“Last year we made our last run to Escanaba when the Empire mine closed. Now most of our runs are between the Cedarville quarry and Port Inland in Gulliver where we load limestone and unload at Indiana Harbor or Burns Harbor in Indiana. Upbound on Superior we travel with a load of limestone to Duluth and return with a load of iron ore. People might not realize how important Great Lakes freighters are to our economy. Our cargo is blended with steel to make everything from kitchen appliances to beams for highrise buildings. Shipping is the most economical way to move limestone and iron ore.”

Chief engineer Joyce Greenisen

Chief engineer Joyce Greenisen

As I walked with the captain from one deck to another, his pride in the Block was obvious. The ship was spotlessly clean, his crew was respectful, and the general atmosphere was congenial. He had forewarned the sailors an “investigative reporter” would be a guest. I don’t know how much “investigating” I did, but the fellows I met didn’t hesitate to answer questions. Some were serious and some were as unexpected as when I asked the Captain how many light bulbs were on the ship.

“At least 500,” he said. “Some are florescent, new ones are LED to save on electrical costs, and the ones that haven’t burned out yet are incandescent. Eventually all the lights will be LED.” I asked about the bank of computers I saw in the pilot house. “We keep up to date with technology,” he said. “We have the most sophisticated radar, communication systems, and electronic mapping screens. It’s not like the old days. Now all we have to do is look at a computer screen and we can see where ships are on the lakes and what weather to expect. Over the years, I’ve seen a lot of changes in this industry. There aren’t nearly as many ships now as in previous years when the lakes were thick with freighters owned by companies like U.S. Steel and Bethlehem Steel. Foreign countries have been dumping steel here for years and if it wasn’t for the Jones Act there would be even fewer cargo carriers flying the U.S. flag.”

For folks unfamiliar with the Jones Act, it’s a federal law from 1920 that regulates maritime commerce in U.S. waters and ports and prohibits foreign ships from transporting cargo between U.S. ports. It’s important for Great Lakes freighters because it requires cargo ships to sail under our flag. Indiana Harbor Steamship Company technically owns the Block and was formed to meet the Jones Act requirement. Central Marine Logistics (CML) in Indiana provides fleet management for Arcelor-Mittal, a foreign company. Inland Steel originally owned the steel mill, the Block, the Sykes, and the Edward L. Ryerson.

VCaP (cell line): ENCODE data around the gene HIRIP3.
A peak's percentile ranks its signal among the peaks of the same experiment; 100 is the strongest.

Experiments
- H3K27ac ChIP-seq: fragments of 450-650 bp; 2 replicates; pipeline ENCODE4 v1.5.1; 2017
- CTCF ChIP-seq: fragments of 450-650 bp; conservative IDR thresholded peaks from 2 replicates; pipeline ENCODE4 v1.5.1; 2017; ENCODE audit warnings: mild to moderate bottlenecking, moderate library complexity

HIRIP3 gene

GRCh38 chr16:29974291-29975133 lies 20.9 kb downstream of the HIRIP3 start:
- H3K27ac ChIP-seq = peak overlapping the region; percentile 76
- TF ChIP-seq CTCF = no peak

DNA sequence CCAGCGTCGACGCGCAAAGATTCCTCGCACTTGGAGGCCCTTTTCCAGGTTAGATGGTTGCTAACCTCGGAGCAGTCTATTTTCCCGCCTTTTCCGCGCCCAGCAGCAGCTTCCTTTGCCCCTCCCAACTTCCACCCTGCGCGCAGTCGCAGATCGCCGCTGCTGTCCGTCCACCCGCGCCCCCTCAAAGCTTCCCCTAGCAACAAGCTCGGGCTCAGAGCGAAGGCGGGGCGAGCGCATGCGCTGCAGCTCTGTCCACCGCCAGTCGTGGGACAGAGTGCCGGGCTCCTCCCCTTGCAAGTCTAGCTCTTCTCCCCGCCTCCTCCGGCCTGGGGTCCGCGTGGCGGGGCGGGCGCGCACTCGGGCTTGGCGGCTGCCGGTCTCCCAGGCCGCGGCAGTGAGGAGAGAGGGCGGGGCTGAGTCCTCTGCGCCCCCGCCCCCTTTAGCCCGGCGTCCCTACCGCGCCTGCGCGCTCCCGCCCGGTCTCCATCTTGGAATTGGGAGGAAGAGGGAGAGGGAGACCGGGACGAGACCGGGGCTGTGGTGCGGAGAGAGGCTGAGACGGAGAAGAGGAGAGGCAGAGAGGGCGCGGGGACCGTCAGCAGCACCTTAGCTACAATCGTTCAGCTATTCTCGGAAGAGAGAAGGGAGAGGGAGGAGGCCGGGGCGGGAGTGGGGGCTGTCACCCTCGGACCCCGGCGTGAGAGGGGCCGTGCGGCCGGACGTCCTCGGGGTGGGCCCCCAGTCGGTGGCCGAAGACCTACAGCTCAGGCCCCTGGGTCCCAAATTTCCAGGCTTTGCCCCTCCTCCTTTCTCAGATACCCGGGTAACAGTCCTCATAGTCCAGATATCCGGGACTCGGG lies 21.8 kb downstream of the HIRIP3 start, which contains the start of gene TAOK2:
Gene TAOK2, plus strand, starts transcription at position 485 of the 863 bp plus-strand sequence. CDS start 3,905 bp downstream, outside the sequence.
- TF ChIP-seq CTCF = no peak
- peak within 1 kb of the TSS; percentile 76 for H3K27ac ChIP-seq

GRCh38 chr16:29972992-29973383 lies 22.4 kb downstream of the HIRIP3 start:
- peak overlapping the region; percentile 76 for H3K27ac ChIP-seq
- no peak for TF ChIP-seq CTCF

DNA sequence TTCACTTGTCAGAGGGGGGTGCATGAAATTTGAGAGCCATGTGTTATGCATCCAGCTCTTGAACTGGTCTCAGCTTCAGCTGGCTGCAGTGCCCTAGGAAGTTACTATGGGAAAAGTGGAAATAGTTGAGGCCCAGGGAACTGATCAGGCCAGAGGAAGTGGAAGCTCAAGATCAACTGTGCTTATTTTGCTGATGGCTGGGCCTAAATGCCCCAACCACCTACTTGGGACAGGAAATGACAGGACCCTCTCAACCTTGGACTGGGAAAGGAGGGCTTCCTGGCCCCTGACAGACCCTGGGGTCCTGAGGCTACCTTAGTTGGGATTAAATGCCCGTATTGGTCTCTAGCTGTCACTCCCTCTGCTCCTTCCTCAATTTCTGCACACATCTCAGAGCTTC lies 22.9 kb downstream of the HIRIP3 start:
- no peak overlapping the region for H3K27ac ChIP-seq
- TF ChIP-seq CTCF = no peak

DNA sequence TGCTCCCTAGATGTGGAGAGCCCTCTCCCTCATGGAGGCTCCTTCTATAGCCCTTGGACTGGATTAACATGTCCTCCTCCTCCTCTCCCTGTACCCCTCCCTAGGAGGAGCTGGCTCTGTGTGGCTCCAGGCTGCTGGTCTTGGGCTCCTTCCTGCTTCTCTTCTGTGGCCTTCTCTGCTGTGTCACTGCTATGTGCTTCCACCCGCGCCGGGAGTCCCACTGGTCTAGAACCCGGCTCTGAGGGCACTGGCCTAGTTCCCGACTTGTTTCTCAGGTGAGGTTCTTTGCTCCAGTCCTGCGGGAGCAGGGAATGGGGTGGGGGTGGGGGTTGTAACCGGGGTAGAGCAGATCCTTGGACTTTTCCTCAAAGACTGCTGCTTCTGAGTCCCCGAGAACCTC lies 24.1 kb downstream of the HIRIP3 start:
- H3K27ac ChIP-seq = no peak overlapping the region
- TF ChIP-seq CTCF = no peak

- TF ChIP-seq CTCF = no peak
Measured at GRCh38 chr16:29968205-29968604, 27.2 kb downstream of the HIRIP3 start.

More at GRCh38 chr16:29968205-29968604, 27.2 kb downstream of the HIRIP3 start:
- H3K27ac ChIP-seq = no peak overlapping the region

After seeing the pilot house, we went to the galley. Eventually I went back to the guest quarters for the night. The room was as quiet as my bedroom at home and the ship made no movement. I could have been sleeping at a five star hotel instead of on a cargo freighter. I didn’t hear the limestone being loaded because it was crushed and not in one or two inch chunks. When I awoke in the morning and looked out a window I saw open water and thought we were on our way. When I looked out another window and saw we were still loading, I realized we hadn’t left the dock. I went to the galley for coffee and to meet Kevin Buchanan, the steward from Jamaica, and his assistant, Betty Benish from Indiana. Kevin is a chef who had worked at some Michelin Star restaurants, cooked for Wolfgang Puck and President George W. Bush, and that evening prepared a delicious salmon dinner. Betty bakes cookies, pies, cakes, and the best bread you’ll ever taste. Kevin had been on the Block for only four months, but Betty had been cooking for sailors for 14 years. My next stop was the engine room where chief engineer Joyce Estelle from Traverse City gave me a tour. She had explained the ship was like a “floating city” because it was self contained. “We have our own water, sewer, electrical, and fire departments,” she said. “We also have a first responder onboard and first aid for emergencies. If someone is seriously ill and we’re not in port, we call the Coast Guard and they transport the sailor to a hospital.”